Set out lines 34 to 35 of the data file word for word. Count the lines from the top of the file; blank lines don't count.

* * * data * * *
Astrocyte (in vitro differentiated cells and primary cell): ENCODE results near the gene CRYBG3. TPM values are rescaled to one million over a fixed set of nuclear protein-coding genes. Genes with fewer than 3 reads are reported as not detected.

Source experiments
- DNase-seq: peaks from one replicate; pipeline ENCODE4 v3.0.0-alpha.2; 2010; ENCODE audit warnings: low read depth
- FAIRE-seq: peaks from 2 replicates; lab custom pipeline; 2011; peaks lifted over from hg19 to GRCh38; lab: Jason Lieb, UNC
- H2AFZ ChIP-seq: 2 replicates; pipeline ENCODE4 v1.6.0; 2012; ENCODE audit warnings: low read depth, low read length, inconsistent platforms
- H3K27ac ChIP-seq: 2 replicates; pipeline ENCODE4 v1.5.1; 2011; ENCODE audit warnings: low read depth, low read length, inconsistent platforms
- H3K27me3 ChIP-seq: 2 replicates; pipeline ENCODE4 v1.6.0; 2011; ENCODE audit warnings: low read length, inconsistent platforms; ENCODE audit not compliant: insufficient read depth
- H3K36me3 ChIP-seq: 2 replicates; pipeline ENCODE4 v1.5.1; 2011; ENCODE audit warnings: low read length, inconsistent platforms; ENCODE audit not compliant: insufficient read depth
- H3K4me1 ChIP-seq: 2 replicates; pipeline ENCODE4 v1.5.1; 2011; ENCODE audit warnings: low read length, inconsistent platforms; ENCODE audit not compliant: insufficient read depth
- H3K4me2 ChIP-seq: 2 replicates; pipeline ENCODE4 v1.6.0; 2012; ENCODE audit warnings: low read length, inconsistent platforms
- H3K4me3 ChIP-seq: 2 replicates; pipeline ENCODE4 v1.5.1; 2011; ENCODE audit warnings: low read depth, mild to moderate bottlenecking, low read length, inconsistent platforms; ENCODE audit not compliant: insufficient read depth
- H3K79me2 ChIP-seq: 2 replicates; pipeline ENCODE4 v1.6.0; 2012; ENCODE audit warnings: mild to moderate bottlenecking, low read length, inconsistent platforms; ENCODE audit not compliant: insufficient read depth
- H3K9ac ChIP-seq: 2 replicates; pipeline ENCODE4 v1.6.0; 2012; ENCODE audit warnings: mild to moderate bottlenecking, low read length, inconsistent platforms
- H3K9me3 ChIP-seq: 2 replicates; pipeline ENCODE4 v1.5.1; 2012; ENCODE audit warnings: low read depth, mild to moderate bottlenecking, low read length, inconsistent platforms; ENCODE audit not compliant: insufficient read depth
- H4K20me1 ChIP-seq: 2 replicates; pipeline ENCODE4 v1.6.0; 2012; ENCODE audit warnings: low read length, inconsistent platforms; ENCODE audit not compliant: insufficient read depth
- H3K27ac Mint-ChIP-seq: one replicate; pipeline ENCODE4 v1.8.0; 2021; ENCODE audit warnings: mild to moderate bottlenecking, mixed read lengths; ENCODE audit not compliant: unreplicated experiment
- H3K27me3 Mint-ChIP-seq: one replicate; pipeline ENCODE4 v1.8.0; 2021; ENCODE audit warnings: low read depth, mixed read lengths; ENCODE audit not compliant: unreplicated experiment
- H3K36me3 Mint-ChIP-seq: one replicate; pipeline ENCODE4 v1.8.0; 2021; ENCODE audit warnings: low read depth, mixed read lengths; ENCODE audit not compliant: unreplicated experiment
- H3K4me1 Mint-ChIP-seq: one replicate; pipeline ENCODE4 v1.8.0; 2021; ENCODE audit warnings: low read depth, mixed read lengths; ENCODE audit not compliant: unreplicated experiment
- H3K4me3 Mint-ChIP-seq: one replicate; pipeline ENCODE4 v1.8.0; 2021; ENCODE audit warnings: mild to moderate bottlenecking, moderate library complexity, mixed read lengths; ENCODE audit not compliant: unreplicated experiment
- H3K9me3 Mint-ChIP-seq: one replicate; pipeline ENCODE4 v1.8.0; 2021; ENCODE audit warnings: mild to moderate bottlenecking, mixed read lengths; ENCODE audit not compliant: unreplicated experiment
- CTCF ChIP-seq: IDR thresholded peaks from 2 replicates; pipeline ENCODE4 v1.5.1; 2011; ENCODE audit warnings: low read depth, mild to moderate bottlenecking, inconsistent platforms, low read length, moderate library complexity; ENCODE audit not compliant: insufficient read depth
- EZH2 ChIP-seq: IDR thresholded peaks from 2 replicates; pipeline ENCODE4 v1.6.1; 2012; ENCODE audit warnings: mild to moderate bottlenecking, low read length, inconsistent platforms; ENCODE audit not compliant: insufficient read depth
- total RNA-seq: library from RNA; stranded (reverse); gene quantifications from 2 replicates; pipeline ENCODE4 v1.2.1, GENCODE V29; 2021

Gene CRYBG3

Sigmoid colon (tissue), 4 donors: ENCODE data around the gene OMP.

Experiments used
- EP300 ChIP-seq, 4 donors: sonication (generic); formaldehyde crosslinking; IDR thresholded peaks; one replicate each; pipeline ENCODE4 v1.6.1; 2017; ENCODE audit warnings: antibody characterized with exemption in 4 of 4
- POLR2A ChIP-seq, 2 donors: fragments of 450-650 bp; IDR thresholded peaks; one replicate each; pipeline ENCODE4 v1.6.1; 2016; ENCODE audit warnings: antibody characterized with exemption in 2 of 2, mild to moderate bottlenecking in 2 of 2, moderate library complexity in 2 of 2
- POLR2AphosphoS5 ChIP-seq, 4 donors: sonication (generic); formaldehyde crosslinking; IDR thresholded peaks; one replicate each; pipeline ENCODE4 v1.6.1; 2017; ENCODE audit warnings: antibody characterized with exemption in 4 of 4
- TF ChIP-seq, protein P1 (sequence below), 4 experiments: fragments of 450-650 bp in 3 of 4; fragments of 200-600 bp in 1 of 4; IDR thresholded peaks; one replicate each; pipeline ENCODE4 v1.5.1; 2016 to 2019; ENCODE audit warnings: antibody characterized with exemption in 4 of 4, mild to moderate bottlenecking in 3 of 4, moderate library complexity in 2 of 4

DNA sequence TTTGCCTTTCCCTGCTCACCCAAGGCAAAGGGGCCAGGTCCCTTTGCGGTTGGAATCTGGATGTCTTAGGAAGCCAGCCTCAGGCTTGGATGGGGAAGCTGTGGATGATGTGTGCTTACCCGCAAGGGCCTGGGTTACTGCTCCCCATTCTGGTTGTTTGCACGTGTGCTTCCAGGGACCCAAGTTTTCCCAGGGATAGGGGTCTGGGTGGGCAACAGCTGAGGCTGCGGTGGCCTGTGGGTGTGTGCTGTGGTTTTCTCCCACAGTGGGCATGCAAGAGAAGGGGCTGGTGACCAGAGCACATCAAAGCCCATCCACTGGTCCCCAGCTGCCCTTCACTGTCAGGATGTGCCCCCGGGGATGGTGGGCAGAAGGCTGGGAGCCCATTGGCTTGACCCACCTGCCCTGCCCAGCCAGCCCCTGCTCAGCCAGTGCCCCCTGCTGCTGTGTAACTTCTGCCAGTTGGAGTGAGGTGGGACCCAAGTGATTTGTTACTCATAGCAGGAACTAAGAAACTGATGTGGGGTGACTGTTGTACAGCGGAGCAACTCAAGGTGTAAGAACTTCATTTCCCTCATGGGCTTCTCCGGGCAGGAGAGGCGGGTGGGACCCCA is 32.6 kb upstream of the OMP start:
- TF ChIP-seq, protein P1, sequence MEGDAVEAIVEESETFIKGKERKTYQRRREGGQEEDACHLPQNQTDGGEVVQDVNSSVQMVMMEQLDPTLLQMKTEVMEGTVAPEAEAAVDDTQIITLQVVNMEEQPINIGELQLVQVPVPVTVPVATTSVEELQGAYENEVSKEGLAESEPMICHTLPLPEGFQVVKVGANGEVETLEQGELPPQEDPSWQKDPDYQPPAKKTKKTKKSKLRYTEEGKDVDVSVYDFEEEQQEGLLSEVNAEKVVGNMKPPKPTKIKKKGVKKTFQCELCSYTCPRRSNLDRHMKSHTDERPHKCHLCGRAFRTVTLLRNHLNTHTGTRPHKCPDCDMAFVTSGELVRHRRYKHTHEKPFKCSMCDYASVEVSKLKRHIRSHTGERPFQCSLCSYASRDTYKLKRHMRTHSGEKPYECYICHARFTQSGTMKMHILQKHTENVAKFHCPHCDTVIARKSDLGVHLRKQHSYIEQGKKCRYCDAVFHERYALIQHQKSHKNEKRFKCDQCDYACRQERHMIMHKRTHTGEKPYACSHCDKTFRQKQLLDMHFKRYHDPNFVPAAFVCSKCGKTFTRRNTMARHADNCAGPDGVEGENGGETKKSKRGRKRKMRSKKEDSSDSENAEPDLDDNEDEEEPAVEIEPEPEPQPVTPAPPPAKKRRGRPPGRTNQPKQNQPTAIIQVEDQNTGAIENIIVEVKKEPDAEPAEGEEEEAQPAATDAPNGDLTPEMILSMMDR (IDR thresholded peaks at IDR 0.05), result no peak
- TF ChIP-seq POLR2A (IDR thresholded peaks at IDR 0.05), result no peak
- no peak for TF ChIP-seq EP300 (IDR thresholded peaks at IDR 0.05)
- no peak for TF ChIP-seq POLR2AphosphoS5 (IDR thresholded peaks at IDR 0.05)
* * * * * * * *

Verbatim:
- TF ChIP-seq POLR2A (IDR thresholded peaks at IDR 0.05), result no peak
- no peak for TF ChIP-seq EP300 (IDR thresholded peaks at IDR 0.05)